If I were to pick one rule that applies to every business situation, it would be: “It’s not about me; it’s all about you.” Examine any aspect of corporate life, and you’ll find that this rule is the foundation of doing the job right:
For the past two years, in my free weekly newsletter, I’ve critiqued and rewritten over a hundred sales messages. By far the most common mistake is making the message about the seller rather than the buyer, like so:
I hope you are well… I am account manager for… My company does… Our product has… I would like to tell you about… I am certain that… Our website has more information… Call me if you have questions… What’s the best time for me to call?…
Emails like this almost never get answered, for reasons I explain in Try This Simple Trick to Double Your Sales. To summarize that post, effective selling focuses on what buying would mean to the customer.
That’s true at every stage of the sales process, from giving an elevator pitch to closing the deal. Whatever they’re doing, top salespeople keep in mind that “it’s not about me; it’s all about you.”
Marketing, like sales, is most effective when it’s pointed outward. For example, when marketers find hot leads for salespeople, they’re providing a service, not just to the salespeople, but also to the customers whom the salespeople will contact.
Same the with branding. As I explain in Make the Customer the Hero, what makes a brand great isn’t the company or the products but the customers who love the products that the brand represents. It’s Apple’s customers who make the Apple brand so powerful, not Apple itself.
Market research, too. The purpose of market research is to find out what other people–prospective customers–are thinking and feeling. In short, no matter what they’re doing, marketers need to remember: “It’s not about me; it’s all about you.”
In Create Your Personal Brand: 8 Steps, I explain the mechanics of building your brand online. While that post is valuable, it doesn’t address how to create a brand that people care about.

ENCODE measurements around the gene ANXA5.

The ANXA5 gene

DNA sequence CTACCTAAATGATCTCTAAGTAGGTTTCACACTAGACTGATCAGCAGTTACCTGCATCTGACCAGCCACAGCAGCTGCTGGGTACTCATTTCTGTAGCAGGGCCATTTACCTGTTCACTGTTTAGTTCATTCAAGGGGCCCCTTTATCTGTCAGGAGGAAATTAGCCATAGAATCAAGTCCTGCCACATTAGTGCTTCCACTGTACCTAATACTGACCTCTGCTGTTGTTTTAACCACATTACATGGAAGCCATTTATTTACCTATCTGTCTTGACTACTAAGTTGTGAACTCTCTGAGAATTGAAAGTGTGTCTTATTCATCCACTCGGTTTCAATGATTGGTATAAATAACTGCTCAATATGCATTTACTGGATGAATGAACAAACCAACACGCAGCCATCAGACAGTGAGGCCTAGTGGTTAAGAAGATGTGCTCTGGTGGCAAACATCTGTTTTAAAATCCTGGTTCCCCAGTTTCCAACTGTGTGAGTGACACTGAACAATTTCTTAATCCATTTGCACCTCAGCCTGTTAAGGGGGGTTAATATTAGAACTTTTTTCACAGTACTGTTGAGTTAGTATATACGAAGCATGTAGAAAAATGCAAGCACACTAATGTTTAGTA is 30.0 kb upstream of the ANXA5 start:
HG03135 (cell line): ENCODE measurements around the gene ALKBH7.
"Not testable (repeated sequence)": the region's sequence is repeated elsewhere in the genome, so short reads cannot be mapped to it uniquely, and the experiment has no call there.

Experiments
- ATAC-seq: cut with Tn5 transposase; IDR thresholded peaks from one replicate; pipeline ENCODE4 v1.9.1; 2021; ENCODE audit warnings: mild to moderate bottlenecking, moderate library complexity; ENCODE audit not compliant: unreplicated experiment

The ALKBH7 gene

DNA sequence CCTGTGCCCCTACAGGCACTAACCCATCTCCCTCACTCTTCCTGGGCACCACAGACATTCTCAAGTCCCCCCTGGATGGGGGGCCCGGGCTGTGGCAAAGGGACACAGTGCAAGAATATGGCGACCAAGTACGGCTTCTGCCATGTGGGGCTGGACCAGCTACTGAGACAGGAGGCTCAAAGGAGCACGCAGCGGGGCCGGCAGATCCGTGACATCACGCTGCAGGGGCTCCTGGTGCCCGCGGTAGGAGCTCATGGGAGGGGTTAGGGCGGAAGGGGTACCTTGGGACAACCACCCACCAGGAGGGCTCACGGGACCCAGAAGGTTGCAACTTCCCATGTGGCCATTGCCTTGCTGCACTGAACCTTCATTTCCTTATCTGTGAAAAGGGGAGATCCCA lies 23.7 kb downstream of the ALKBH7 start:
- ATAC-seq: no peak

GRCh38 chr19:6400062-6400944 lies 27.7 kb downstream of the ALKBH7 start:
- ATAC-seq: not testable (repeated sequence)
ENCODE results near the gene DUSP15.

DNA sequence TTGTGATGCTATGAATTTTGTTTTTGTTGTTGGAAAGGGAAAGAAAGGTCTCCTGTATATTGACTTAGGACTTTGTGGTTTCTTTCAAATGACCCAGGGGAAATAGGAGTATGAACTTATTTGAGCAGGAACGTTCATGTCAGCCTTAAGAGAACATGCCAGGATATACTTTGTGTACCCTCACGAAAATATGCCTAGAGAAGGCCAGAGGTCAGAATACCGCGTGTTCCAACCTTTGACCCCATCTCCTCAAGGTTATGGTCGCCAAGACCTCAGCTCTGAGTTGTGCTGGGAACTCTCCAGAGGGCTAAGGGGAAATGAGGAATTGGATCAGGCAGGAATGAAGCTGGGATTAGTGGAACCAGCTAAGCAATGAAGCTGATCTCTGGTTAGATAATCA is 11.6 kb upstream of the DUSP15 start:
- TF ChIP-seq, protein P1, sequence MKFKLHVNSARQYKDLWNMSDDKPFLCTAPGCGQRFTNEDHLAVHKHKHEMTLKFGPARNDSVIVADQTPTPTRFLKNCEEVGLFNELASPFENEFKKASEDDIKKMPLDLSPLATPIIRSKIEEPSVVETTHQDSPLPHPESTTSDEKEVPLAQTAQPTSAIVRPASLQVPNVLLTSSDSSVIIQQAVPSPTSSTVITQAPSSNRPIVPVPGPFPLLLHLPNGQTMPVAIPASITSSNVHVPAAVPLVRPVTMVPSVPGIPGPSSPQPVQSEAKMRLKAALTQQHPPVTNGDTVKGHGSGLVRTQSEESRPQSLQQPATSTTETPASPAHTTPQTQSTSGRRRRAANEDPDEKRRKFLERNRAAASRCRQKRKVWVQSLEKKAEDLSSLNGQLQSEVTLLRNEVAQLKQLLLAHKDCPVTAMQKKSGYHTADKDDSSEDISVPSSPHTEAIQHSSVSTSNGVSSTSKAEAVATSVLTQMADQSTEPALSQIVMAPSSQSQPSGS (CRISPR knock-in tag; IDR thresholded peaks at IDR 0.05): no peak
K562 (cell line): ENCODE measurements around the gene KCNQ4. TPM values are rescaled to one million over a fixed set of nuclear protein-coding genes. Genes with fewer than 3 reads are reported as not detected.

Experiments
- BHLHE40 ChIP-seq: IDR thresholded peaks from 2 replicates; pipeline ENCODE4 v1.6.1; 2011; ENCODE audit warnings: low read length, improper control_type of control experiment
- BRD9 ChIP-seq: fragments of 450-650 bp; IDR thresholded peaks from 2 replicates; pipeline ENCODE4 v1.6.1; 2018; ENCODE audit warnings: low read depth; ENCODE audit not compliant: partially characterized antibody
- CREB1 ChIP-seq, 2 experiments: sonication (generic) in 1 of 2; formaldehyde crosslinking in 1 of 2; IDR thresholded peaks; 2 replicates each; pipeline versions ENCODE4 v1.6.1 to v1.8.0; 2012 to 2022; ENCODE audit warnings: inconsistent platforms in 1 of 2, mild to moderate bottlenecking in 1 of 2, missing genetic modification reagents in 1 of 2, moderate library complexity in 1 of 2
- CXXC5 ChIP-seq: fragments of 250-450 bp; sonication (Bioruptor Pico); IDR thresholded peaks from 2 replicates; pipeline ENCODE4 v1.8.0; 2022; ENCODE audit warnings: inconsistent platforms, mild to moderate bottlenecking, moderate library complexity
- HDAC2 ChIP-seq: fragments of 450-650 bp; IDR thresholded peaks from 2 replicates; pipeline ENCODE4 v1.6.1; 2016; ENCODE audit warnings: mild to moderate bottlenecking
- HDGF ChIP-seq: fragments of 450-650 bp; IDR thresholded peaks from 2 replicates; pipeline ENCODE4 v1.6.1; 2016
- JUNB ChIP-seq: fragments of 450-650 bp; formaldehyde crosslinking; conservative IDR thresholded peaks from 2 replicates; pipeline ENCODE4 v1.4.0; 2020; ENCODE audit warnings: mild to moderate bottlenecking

And that’s too bad, because people are really struggling to get this part right. For example, many people try to build a personal brand by having Twitter profiles that are all about them:
- “Superb marketer, motorcycle enthusiast, husband and dad.”
- “Account manager for XYZ, avid hiker, always positive.”
Few tweeters are savvy enough to build their personal brand around what other people need.
In 8 Words or Less: What’s Unique About You? I asked readers to send me their personal brand message and then to vote on the message they liked best. At this point, the winning messages are:
- “Unlock the relationship code. Win business without selling.”
- “Forgo instant gratification to build a lasting relationship.”
- “I simplify sales communications to unlock selling time.”
Notice what all these personal brand messages have in common? They explain what working with this person would mean to you. When these messages were written, I’m certain somebody was thinking: “It’s not about me; it’s all about you.”
I could go through every job in every organization, but that would take thousands of words. Suffice it to point out that:
- The best managers concentrate on making their employees more successful.
- The best CFOs ensure everyone has the money they need to get the job done.
- The best programmers start with the human interface and then build inward.
- The best chip designers build circuits other designers can use easily.
- The best assembly line workers want people to use and like the product.
- The best writers write for their readers and not for themselves.
Receptionist, admins, phone support, writers, HR, janitors–you name a role and if you look deeply enough, you’ll see that the key to doing to a superlative job is keeping uppermost in your mind: “It’s not about me; it’s all about you.”
Originally published on Inc.com
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